Tuesday, February 9, 2010

63 Days Walking Around the Rocks

Garbhagriha with Shiva-lingam | Kandariya Mahadeva Temple

Garbhagriha is also known as the sanctum sanctorum of the temple building. Within the garbhagriha the primary idol of the goddess is kept. Garbhagriha literally means the "womb chamber." These rooms closely resemble a cave and are generally etched out of granite. In the temples only the priests are allowed to enter the garbhagrihas. It would be wrong to suggest that these architectural structures are found only in Hindu temples. They are also part of the Jain and Buddhist temples. [...]

These structures are created on a plinth and are square in shape. The construction of religious temples in India is done according to Vastu Shastra. As a result the place where the garbhagriha is created is considered to be the spot where harmony prevails. Moreover according to the norms of the Hinduism the garbhagriha is considered to be the macrocosm of the universe.
- Garbhagriha, Indian Temple Sculpture

Long ago, music had a profound effect upon me. I remember how, at the time, simple pop songs expressed the truth of the world more completely than I could imagine. The feeling was that the song was mine, that the words were written for me. The music spoke to me. I identified myself through the music. Was defined by it. It transcended me.

I would wait for the song to come on the radio. If I was alone, I became quiet and opened myself up, allowing the deepest parts of my still developing self to be spoken to. If others were around, I tried to possess the song, stopping conversation, turning the volume up, wanting to be associated with it, making the song's sentiments my own. I have no doubt that this is a common experience. However, as I grew older and attained a stronger sense of self, those songs that once defined me were no longer satisfactory. I wince at scenes of my younger self desperately cuing up the perfect "driving down the highway at night" song, over and over again.

Still, even those songs, carried some measure of redemptive potential - if only as nostalgia. And while I may have been able to get around and move beyond certain songs of my youth, I have never been able to get beyond music itself. Indeed, I do not believe it is humanly possible. Music always prevails. No matter how deep I sink, music is more profound. No matter how high I rise, music is more ascendant.

All of this preamble to my current situation. With everything that has happened, I lost my sense of music. It doesn't move me. I can summon distinct memories of how music used to make me feel. But, hearing the music first hand, I don't feel it any more. I can't get inside of it. I am "locked-out."

The effect is similar to looking at a photograph of someone you love while they are standing right in front of you. I can only "see" the photograph. When I try to look at the person in the face, I do not see anything.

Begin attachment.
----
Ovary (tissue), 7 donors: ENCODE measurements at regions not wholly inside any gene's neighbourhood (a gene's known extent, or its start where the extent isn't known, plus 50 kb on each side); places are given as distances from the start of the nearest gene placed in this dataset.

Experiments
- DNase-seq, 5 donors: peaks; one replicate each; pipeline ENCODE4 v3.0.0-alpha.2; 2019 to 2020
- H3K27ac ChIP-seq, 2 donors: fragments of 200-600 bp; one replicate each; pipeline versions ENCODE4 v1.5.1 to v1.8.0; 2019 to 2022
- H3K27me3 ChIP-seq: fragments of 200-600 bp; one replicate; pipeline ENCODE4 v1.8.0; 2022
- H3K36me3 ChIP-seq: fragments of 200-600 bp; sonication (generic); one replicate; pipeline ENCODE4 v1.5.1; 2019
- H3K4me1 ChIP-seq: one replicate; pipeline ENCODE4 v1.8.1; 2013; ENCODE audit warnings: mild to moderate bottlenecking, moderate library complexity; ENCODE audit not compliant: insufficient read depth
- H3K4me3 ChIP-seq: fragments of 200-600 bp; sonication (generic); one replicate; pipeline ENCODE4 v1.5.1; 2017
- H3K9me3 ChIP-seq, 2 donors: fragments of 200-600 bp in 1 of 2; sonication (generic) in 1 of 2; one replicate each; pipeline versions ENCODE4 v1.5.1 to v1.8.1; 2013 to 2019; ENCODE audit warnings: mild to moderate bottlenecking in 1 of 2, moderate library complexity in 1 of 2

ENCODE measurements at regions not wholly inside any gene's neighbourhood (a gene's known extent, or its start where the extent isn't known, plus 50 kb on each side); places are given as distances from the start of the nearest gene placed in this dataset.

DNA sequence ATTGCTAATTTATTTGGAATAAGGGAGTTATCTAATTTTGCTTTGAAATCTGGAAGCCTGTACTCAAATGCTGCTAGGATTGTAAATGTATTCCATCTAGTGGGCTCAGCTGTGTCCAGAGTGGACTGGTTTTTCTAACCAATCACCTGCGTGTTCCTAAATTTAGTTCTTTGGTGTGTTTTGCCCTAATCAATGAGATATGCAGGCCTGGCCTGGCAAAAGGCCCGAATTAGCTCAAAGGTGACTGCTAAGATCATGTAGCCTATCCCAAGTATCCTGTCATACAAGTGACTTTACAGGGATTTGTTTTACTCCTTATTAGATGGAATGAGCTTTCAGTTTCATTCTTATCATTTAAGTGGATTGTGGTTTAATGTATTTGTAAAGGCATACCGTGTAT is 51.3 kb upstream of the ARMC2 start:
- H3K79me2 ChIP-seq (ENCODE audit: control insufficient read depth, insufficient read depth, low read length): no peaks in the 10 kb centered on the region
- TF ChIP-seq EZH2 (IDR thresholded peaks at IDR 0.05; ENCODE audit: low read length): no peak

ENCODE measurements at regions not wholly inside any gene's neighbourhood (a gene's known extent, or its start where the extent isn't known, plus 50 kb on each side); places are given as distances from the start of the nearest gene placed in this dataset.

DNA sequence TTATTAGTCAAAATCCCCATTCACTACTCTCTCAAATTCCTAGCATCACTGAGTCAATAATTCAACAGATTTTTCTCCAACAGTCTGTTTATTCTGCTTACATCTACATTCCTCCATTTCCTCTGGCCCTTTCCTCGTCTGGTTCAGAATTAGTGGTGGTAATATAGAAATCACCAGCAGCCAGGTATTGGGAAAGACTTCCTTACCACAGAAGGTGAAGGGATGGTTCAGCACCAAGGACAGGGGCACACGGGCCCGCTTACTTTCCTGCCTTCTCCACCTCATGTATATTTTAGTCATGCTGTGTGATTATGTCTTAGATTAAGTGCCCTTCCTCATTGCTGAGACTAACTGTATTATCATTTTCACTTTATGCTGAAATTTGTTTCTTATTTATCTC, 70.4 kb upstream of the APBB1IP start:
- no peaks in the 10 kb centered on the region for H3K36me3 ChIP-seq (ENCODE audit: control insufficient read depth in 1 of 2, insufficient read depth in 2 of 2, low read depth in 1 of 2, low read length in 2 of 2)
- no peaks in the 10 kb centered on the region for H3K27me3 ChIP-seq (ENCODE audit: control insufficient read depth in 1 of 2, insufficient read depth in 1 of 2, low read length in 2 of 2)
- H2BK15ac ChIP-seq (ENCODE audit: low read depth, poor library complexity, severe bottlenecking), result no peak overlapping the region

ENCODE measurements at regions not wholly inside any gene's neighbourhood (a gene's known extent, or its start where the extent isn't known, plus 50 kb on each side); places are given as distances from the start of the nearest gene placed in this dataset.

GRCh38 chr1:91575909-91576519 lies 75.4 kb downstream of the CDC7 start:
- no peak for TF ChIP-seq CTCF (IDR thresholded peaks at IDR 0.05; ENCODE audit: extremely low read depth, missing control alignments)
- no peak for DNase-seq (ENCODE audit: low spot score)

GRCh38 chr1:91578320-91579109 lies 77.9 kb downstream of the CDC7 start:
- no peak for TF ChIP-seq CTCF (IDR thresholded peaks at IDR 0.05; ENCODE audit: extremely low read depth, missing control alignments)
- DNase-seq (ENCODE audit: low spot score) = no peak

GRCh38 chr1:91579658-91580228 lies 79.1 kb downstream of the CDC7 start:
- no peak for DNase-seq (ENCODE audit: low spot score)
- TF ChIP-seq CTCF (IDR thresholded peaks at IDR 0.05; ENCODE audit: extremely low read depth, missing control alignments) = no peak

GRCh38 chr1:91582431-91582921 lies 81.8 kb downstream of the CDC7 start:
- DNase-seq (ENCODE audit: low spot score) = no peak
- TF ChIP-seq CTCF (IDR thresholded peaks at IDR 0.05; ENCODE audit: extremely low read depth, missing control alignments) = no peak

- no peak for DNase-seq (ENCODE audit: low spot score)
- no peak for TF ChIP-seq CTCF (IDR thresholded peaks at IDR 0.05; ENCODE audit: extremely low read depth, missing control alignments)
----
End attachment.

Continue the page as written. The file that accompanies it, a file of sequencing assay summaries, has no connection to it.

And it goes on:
The secondary representation of music is accessible to me, but not the primary primal experience. I hear it. I cannot listen to it.

Often now, the sound of music is irritating to me, rhythmic waves of electrical current whipping and thudding through the pristine rings of silence, annoying drips of water in a glacial blue serenity, taut twistings of metal through skin, coughing rasps sawing upon the bone, insects eating into the skull.

I believe that, along with everything else, I am rebuilding my capacity to listen to music, to be inhabited by music, to be played, performed, by music. I imagine sacred architectural forms, temples, constructed according to the musical elements of rhythm and harmony, embodying symmetry and proportion, mediating between heaven and earth, and pulsing in the heart of the sanctum sanctorum, the garbhagriha: melody.

The problem is here: the meaning of melody is occluded, the notes do not adhere together. The imperative is to locate the meaning that is carried between the notes - as a metaphor carries meaning between two ideas.

Recently, I watched an animated video of Bach's Toccata and Fugue in D minor where notes are broken down into bar graphs. Very ingenious, oddly fascinating, almost amusing and utterly sad. I have listened to this piece many times, conjuring cathedrals in my imagination, seeing the blood of sunsets pour out of the white bellies of clouds as they are ripped open by mountain peaks, felt the marble hands of the gods reach through the tissue of my skin and wrap fingers around my spine, but not this animated bar graph. Nevertheless this is how it is for me now. Music reduced down to a series of graphs, black notations on a page, dead, static.

It's been 63 days since I have used. I ask myself at least once a day, do you want to go back? Close the eyes, imagine a pile of rocks, an empty house, no threat of being interrupted for hours. Perfect crack scenario. Imagine no one will ever know. Say all of this, then... what am I going to do?

Without music, life is not worth living. I ruined that cathedral in my brain where the pleasure for music resides. Burned it out. But the stones remain. Where there is stone, there is an altar, threshold. Upon this, seven notes.

Seven notes over a pile of rocks. There is no going back.

With each passing hour, I endure the silence, tightening the strings of my resolve, holding seven notes in my memory, slowly turning the keys, listening for harmony, longing for melody.

The invention of melody is the supreme mystery in the sciences of man.
- Claude Levi-Strauss